I’m reposting in time for Pentecost Sunday.
Why did Judas do what he did?
We can’t know, of course.
Can we seek to imagine what motivated something so terrible?
Might it help to do so?
It is a truly terrible thing to betray a friend, but maybe Judas was expecting a very different outcome. Maybe.
Maybe he thought there was a good to be served by doing what he did. He must have felt he had a reason. Maybe he was trying to force Jesus’ hand, make him reveal and initiate the Kingdom in a dramatic burst. Maybe, an idealist, he was disillusioned with small progress, maybe the way things were turning out was not what he expected or felt he signed up for.
Having wondered this, having thought, too, how well Jesus knew Judas, and that he knew what Judas was intending to do, I imagined that instead. I wrote a response.
Here it is.
Jesus washes Judas’ feet.
That moment, when you knelt before him,
took off his sandals, readied the water,
did you look up? Search his eyes?
Find in them some love, some trace
of all that had passed between you?
As you washed his feet, holding them in your hand,
watching the cool water soak away the dirt,
feeling bones through hard skin,
you knew he would leave the lit room,
and slip out into the dark night.
And yet, with these small daily things –
with washing, with breaking and sharing bread,
you reached out your hand, touched, fed.
Look, the kingdom is like this:
as small as a mustard seed, as yeast,
a box of treasure hidden away beneath the dirt.
See how such things become charged,
mighty, when so full of love. This is the way.
In that moment, when silence ebbed between you,
and you wrapped a towel around your waist;
when you knew, and he knew, what would be,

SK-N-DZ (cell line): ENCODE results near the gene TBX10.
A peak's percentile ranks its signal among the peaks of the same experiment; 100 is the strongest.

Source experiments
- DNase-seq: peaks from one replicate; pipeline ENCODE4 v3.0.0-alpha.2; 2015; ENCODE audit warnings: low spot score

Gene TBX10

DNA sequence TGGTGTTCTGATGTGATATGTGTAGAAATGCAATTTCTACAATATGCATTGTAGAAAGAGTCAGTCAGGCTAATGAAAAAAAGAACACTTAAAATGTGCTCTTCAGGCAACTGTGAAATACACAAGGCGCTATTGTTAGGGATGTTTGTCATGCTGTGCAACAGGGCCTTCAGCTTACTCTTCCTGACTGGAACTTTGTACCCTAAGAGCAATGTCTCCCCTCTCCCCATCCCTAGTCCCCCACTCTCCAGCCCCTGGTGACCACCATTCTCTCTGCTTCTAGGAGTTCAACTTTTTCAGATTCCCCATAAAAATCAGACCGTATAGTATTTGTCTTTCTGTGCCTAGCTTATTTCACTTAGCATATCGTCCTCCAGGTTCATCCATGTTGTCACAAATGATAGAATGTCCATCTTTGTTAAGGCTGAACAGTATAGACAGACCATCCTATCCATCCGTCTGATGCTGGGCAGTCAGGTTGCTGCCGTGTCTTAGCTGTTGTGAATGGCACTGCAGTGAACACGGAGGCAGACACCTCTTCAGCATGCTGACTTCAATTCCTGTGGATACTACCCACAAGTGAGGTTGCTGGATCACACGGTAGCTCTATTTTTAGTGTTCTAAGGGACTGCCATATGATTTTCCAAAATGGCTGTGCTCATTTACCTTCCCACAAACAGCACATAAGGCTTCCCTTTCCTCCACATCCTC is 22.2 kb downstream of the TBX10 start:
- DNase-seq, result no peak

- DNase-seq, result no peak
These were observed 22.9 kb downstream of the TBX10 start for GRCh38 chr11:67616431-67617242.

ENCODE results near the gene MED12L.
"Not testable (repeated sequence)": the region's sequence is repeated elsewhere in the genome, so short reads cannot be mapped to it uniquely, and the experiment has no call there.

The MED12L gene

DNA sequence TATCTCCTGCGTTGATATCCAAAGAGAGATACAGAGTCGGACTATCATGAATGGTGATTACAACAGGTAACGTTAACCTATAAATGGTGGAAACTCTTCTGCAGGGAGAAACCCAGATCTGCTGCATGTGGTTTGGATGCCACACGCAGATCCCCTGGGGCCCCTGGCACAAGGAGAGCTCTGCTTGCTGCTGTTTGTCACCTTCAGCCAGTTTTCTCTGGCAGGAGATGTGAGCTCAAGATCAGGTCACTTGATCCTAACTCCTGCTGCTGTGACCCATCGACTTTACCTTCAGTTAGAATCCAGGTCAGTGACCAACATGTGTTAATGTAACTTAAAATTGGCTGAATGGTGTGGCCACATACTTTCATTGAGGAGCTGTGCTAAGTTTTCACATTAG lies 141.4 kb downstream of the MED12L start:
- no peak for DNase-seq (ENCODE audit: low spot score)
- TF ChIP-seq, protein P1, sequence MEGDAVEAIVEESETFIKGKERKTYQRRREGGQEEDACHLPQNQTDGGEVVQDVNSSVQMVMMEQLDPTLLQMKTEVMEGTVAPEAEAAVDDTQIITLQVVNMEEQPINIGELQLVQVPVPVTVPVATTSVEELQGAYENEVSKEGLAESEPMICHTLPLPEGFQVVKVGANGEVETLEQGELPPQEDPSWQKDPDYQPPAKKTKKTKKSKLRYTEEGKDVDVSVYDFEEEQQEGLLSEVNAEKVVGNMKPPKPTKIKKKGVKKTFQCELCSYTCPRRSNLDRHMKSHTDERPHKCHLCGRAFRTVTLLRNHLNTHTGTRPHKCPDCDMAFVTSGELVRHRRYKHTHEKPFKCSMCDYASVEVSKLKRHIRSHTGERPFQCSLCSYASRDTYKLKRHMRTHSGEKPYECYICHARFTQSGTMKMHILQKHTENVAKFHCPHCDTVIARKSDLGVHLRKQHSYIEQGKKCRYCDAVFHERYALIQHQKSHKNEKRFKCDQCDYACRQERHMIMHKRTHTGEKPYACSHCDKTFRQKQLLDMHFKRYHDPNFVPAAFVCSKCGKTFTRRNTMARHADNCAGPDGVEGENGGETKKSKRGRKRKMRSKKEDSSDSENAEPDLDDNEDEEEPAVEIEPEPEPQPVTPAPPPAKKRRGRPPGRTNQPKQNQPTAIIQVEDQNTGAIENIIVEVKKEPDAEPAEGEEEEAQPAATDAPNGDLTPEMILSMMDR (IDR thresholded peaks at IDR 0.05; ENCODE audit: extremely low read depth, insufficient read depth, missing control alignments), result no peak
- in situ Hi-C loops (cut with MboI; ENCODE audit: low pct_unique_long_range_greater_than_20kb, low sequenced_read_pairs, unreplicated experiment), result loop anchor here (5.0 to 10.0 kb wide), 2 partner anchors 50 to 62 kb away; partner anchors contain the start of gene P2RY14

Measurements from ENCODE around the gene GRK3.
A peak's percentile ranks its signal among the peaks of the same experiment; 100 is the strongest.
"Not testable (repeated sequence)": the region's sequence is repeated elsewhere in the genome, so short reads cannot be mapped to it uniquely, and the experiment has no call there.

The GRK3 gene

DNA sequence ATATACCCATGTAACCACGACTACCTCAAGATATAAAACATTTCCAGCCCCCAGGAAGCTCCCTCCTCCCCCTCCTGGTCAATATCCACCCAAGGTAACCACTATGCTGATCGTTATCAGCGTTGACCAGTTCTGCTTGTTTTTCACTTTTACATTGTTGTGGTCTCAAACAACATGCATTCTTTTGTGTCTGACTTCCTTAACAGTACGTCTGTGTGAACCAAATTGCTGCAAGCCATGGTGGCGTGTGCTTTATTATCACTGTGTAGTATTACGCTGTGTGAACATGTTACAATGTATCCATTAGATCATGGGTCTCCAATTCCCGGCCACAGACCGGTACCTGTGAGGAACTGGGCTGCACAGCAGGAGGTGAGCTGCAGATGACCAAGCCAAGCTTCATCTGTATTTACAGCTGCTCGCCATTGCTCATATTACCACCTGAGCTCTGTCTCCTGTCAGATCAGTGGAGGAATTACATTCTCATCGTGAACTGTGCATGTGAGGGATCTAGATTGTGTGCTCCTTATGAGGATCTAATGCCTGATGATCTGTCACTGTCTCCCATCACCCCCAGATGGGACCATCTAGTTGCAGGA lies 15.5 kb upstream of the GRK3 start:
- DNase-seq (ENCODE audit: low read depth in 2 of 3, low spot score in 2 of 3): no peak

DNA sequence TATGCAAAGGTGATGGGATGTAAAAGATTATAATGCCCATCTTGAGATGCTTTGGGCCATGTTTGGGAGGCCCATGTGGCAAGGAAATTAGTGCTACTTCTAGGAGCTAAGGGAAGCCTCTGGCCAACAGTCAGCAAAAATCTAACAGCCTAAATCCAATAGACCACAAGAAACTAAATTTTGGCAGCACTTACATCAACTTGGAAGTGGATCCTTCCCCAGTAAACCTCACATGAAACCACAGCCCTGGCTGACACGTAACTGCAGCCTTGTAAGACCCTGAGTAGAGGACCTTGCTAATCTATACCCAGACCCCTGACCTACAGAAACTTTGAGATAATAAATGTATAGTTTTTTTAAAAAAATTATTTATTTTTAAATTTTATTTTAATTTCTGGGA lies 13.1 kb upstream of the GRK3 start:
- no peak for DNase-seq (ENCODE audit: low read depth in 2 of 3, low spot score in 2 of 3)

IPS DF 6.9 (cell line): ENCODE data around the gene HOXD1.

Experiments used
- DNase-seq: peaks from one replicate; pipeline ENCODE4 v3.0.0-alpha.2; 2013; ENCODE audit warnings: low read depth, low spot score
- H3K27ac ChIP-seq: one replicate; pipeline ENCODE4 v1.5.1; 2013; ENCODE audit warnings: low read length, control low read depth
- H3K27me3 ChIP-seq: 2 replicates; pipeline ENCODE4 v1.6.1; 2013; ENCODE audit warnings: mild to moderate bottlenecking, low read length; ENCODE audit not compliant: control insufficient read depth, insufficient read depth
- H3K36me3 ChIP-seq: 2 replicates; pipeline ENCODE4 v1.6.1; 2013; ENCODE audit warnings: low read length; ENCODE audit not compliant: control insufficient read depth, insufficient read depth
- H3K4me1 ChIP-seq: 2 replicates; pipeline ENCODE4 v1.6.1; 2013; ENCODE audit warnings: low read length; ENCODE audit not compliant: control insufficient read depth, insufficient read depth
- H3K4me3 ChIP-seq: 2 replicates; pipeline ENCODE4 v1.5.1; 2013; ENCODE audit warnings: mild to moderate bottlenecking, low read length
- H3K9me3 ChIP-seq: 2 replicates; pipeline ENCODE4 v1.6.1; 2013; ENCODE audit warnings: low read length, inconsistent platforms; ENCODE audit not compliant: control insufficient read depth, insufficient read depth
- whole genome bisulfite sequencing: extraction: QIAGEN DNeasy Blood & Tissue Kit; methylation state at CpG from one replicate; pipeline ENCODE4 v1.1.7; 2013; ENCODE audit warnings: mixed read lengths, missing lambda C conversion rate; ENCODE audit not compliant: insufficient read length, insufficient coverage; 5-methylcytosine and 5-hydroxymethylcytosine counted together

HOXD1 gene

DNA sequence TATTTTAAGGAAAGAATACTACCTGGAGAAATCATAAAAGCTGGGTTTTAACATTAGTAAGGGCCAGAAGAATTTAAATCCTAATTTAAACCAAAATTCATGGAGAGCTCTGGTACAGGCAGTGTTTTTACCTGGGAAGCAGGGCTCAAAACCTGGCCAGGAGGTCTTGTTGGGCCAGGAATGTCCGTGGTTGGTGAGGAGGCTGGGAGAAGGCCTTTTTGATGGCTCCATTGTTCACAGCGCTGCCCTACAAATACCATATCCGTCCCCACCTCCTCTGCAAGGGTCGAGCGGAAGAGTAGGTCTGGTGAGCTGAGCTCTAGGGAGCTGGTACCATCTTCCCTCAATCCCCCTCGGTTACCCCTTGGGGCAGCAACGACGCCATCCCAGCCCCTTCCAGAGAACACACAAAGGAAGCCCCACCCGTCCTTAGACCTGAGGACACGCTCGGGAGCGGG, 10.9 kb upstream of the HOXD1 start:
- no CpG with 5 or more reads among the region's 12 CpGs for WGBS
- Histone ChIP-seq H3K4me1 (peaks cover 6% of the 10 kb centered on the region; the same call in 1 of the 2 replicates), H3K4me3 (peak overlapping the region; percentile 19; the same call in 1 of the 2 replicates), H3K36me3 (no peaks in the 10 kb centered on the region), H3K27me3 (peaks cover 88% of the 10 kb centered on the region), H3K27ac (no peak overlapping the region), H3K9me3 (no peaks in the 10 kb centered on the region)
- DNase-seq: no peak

you knelt before him, even so, and took off
his sandals, and gently washed his feet.
This is a picture that was in display at the Chapel of the Holy Innocents, Norwich Cathedral. It shows the Jesus being betrayed, and healing, at the same moment.
I write about it in the last chapter of Jesus said, I am – finding life in the everyday
You might like to read the gospel story in John 13
Thank you Poem Elf for this tribute to a poet whose poems are “fires for the cold, ropes let down to the lost, something as necessary as bread in the pockets of the hungry”
To the mountain of tributes to the great Mary Oliver, I add this little pebble.
In a world with so many hysterical people running loose, shouting and fighting and festering outrage, I miss her. Or I miss the idea of her, the poet walking along the shore in her barn jacket, quiet and alone, observing. This wise chronicler of grief and joy, confusion and discovery, this plain-dressing, plain-spoken witness to the extravagant beauty of the natural world, this translator of the unvoiced spiritual impulse, this New England gal, our very own American Rumi—is gone, alas. Fortunately her poems are here to stay. She’ll be read for ages.
The poem below is not one of her greatest hits, but I’ve been thinking about it since I came across it. Like so many of her poems, it’s planted a seed in my soul that has taken root.
by Mary Oliver
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Amazon have a few more copies – they seem to be keeping just ahead of demand. Other booksellers also have copies for Christmas.